The owners of Diablo’s Southwest Grill think their fast-casual concept is delightfully good. After all, what other reasonably priced, quick serve restaurant will offer items like bison, filet mignon and duck? “We won’t have it in the beginning, but we will more than likely roll out a specialty item that will rotate monthly,” said co-owner Carl Wallace. “So it may be bison, it may be filet mignon, it may be duck. Duck tacos are really good. Nobody else does that. If you want a prime rib salad in a fast-casual concept, you can forget it.” Wallace and his co-owners, brothers Brad and Brandon Wall, are set to open Diablo’s in early March, but the idea has been in the works for three years. Wallace and Brad Wall, who also own Augusta Granite Company in Grovetown, say they’ve wanted to branch out into the restaurant business for a long time and, through research, discovered that fast-casual is the best performing restaurant concept. “We looked at data after data after data and your sitdown restaurants, they’re not performing all that well and, within that segment, the worst performing is the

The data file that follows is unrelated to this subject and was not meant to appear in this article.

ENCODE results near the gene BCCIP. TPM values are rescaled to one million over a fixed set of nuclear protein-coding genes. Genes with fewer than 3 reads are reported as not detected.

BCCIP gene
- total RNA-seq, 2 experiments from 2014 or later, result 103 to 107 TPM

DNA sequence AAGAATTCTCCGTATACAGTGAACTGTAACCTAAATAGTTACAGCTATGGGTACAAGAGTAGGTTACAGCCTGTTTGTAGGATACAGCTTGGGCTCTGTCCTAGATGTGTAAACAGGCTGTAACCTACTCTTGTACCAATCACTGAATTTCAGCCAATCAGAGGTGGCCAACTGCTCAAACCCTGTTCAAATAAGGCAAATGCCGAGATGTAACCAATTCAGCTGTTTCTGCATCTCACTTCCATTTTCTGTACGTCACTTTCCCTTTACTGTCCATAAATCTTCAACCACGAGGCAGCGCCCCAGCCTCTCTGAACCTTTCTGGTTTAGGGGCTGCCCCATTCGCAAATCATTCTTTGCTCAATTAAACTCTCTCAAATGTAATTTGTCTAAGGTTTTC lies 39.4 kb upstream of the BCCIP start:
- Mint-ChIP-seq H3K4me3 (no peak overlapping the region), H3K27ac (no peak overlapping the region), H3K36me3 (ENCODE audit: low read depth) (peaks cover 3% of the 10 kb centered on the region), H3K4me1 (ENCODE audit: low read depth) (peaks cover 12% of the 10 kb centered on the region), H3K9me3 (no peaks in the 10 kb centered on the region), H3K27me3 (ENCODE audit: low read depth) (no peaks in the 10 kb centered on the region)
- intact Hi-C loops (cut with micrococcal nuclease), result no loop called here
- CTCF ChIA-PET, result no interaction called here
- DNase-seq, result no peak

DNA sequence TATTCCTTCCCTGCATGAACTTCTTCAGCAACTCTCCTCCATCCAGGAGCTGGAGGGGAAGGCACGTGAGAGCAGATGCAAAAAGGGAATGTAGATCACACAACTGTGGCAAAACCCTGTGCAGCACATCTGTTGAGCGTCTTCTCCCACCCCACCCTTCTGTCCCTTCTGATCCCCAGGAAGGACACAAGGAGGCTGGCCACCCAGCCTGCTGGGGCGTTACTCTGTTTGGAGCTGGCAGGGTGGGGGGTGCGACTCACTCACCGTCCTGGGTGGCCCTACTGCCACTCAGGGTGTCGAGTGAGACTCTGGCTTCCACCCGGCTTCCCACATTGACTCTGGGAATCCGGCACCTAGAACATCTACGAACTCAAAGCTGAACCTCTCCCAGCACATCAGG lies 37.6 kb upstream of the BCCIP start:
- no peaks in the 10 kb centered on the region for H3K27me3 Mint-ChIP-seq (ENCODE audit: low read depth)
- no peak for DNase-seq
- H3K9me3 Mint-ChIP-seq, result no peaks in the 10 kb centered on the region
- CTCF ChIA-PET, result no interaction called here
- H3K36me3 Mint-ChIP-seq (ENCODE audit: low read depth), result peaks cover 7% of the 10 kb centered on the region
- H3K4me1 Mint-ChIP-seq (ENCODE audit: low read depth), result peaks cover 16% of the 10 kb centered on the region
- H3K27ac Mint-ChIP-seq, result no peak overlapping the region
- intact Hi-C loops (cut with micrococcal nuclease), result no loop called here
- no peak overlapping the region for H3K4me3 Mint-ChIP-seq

local effort with no big name,” Wallace explained. “So then we looked at fast food, which is performing at a four- or two-percent growth. It’s doing okay; surviving day in and day out. Then you get to this middle segment, this new segment, and it’s the hottest thing, and that’s the fast-casual concept. It’s growing at like and 18 percent. Chipotle has opened 1,400 stores in 10 years and Moe’s has opened 700 stores in 10 years.” The concept — order on the left, pay on the right — and the food — southwest and Tex-Mex favorites such as burritos and tacos — will be familiar to most customers. The execution of that concept is what the three owners believe will set them apart from the competition. The décor has a personal feel, with one wall covered in reclaimed wood and local artist Brian Stewart adding his unique touch. The kitchen is equipped for some serious cooking, with a dual-stage grill that uses gas heat as well as smoke from apple wood marinated in a pepper bath. “The apple wood is soaked for 24 hours in a pepper bath,” Wallace said. “So you’ve got the heat from the gas and then you’ve got that smoke coming off. It only